(Curator: Christopher Reynolds)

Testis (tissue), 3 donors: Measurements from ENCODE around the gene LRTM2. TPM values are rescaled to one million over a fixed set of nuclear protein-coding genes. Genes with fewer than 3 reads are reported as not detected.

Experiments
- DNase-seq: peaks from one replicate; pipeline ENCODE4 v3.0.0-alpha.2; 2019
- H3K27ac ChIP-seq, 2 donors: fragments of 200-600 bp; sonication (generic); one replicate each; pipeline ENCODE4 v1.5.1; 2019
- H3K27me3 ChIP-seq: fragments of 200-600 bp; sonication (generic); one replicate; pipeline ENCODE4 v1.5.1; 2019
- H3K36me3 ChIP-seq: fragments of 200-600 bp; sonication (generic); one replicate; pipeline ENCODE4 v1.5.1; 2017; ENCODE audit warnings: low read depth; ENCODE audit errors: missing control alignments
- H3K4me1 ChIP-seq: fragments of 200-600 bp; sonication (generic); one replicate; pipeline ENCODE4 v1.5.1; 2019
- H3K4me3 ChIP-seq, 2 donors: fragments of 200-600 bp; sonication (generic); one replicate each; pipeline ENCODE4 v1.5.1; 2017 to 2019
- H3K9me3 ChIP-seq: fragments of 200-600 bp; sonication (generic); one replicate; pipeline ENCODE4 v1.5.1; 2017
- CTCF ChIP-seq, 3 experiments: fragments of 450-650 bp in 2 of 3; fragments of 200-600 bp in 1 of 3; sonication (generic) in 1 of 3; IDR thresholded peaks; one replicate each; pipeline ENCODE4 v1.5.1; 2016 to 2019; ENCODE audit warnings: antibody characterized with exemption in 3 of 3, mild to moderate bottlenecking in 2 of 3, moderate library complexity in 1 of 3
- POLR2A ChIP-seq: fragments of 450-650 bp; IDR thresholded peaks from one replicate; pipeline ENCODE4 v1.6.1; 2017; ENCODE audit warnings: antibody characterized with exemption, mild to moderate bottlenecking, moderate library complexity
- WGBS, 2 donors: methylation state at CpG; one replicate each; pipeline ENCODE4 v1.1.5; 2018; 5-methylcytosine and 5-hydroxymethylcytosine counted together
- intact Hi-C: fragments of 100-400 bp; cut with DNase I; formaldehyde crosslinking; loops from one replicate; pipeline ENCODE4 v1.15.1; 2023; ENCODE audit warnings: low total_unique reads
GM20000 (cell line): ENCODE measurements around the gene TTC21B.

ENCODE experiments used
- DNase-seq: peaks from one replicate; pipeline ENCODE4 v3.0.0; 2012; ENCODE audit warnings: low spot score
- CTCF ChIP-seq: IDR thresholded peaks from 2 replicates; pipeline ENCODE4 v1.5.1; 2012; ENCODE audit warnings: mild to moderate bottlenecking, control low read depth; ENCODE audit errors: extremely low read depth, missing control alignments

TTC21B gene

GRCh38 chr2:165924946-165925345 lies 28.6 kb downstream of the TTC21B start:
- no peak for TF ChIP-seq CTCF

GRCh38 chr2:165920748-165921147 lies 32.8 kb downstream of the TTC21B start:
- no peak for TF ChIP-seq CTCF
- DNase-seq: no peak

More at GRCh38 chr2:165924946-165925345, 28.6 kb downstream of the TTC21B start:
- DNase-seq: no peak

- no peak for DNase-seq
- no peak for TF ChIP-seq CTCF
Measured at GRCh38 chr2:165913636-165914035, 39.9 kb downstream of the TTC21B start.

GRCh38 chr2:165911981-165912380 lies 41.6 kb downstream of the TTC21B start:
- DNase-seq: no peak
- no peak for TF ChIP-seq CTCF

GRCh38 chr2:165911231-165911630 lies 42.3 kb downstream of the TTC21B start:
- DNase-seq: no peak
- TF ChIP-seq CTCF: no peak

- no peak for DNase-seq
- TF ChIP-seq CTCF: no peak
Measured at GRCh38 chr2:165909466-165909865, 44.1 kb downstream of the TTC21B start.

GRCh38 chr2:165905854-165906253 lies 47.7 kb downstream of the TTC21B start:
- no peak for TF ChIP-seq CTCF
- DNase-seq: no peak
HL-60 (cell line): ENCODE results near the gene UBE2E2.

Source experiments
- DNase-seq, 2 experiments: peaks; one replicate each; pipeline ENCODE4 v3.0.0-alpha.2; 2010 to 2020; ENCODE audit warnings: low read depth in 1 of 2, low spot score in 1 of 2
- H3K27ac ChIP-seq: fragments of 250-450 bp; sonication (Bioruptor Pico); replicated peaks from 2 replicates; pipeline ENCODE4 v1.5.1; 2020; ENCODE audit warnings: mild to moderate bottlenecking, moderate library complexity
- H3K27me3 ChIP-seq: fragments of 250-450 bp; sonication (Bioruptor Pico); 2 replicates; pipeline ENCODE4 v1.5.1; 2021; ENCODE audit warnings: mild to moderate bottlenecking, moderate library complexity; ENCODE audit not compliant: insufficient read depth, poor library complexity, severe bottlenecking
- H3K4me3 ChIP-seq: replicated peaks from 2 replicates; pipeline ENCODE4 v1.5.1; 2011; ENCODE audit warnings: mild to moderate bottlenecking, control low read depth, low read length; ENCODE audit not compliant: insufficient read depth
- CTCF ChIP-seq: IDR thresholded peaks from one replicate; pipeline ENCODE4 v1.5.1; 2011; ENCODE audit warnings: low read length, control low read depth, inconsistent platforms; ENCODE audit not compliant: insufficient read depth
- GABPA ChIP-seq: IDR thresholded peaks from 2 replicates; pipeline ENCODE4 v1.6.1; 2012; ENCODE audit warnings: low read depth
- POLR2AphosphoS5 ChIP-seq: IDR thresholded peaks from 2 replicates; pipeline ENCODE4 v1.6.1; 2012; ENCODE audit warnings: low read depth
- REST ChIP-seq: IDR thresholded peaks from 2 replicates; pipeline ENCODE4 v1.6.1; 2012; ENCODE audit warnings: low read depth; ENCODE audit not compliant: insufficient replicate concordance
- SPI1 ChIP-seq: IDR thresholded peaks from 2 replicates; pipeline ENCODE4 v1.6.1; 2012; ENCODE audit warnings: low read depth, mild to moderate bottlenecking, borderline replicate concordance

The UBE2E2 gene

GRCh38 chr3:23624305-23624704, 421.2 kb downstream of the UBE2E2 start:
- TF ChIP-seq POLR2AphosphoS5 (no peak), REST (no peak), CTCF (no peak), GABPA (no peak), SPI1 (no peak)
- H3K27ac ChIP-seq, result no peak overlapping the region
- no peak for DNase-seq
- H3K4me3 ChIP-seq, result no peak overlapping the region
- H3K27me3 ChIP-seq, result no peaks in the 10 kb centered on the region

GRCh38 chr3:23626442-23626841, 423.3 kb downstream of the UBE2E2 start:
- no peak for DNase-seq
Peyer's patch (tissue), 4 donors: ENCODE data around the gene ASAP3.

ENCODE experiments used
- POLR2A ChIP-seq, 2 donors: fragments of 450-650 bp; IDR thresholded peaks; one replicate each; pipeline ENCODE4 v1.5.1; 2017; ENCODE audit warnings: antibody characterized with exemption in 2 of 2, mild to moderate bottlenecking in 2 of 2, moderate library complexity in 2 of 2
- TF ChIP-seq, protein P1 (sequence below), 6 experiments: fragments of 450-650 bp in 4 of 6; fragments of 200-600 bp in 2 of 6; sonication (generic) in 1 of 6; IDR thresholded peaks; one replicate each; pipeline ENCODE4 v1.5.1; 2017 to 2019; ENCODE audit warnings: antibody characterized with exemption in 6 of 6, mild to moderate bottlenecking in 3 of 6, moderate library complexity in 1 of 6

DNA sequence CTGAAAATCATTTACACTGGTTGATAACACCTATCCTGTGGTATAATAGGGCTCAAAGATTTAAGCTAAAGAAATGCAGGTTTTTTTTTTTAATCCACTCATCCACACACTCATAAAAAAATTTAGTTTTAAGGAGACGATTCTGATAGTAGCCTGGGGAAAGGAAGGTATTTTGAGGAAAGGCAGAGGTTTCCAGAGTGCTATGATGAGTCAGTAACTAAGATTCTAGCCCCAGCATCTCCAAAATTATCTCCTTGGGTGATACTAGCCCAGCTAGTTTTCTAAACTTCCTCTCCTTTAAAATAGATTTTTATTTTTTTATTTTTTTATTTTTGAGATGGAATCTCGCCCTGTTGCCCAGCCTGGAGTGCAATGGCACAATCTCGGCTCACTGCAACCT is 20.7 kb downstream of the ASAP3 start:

Leontyne Price is the love of my life. I find myself coming back to her in times of trouble, in times of happiness, in times of doubt. Price and the German language are not two things usually thought of as going together, as she made her career out of singing Puccini, Verdi, and Samuel Barber. Here we find her out of her element, yet at the same time completely in her element. This is one of my favorite songs – Strauss sets a poem told from the male perspective – a husband speaks to his wife as she dies – thanking her for everything she has done, comforting her, telling her that she will visit him in dreams. Such a sad song is full of utterances of “Oh Glück” (oh, happiness). It seems strange at first that this is part of an otherwise morbid subject, however the way Leontyne delivers it is anywhere from cheerful. I think one of the greatest moments in musical performance comes towards the end when, on “weinen” (cry), she drops suddenly to the quietest possible dynamic before delivering one of the greatest crescendos in the history of music. This live performance is a rare treat, and contrary to popular belief Leontyne Price delivers one of the greatest performances of a Strauss song.